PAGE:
Mr. King : The hon. Gentleman's contribution has been of no value whatsoever. He is simply seeking to repeat a private conversation, of which I have no personal knowledge which, in any case, is the subject of some disagreement. I respect very much indeed, and I hope that the hon. Gentleman and all other hon. Members will support-- [Interruption.] --yes, the RUC, of course, but also the members of the Police Authority who accept appointment, effectively without reward and at considerable personal risk, especially if they are Catholics and represent the Nationalist community. They do that, and when they are villified in that way it does the hon. Gentleman-- [Interruption.] There is a nasty stench about the comment and I am not the only person in Northern Ireland who deplores it.
Rev. William McCrea : Does the Secretary of State agree that many people in Northern Ireland and throughout the United Kingdom have expressed disquiet about the whole issue of the deputy chairman of the Police
Column 484Authority? Does he further agree that it is interesting that at no time has the deputy chairman denied that she said those certain things about the former Chief Constable or about the Royal Ulster Constabulary? Without getting the Secretary of State's hackles up, does that not cause him concern, and is he not concerned that people in Northern Ireland should have confidence in those who are guiding the Royal Ulster Constabulary and the Police Authority? One final question-- [Interruption.] Will the Secretary of State tell the House what embarrassment that said person caused him in the doorway at the end of the night?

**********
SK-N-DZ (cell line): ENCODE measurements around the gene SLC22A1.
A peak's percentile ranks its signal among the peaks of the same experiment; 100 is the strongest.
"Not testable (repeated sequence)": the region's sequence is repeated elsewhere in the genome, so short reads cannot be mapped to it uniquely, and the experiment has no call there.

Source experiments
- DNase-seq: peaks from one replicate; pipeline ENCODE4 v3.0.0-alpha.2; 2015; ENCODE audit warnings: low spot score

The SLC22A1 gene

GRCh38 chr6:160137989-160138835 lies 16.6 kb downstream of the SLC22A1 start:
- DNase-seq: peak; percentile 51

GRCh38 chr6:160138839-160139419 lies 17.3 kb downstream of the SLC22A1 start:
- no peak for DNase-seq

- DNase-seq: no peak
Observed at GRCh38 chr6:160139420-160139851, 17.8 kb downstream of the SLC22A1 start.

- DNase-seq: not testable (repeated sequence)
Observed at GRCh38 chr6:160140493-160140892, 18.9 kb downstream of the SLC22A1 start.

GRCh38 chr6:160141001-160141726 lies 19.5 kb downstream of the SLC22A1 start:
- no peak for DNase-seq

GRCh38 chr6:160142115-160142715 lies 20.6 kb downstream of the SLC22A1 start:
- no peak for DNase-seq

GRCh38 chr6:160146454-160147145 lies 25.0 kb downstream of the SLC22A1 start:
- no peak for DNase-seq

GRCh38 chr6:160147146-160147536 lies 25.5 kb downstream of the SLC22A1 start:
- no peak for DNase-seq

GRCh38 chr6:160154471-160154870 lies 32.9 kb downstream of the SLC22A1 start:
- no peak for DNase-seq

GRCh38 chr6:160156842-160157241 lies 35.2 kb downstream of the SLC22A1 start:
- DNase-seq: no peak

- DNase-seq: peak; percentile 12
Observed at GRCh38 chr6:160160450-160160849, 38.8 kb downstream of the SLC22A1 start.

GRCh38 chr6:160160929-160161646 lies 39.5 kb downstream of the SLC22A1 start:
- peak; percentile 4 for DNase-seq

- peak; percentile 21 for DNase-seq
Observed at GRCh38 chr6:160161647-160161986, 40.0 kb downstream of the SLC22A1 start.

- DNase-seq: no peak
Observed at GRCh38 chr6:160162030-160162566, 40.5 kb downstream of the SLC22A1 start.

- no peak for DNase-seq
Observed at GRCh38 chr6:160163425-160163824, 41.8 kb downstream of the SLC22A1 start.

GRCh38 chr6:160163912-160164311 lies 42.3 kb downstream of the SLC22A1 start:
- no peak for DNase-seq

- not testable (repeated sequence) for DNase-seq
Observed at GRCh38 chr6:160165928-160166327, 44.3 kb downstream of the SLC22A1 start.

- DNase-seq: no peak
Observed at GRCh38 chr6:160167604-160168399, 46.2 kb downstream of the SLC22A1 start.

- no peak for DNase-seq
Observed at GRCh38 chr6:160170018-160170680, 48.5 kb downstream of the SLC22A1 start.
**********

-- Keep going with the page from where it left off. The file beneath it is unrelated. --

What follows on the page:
Mr. King : If the hon. Gentleman would do me the courtesy of listening, he would hear me say that the person concerned has issued a denial. It would have been a courtesy for him to have respected that from the start.
Has the right hon. Gentleman given further consideration to the issuing of plastic bullets to the UDR? Is he aware that if he approved such a measure he would be issuing a highly controversial weapon to what has come to be regarded in Northern Ireland as a highly controversial force?
Mr. King : I am grateful to the right hon. Gentleman for his initial comments. The UDR is receiving training in the use of plastic bullets for protection in certain circumstances. No decision has yet been taken about the deployment of those weapons. I want to make it absolutely clear that were a decision to be taken to issue those weapons, there would be no change in the UDR's role or in deployment ; it would be decided merely on whether the UDR needed them for its own protection while carrying out its existing tasks.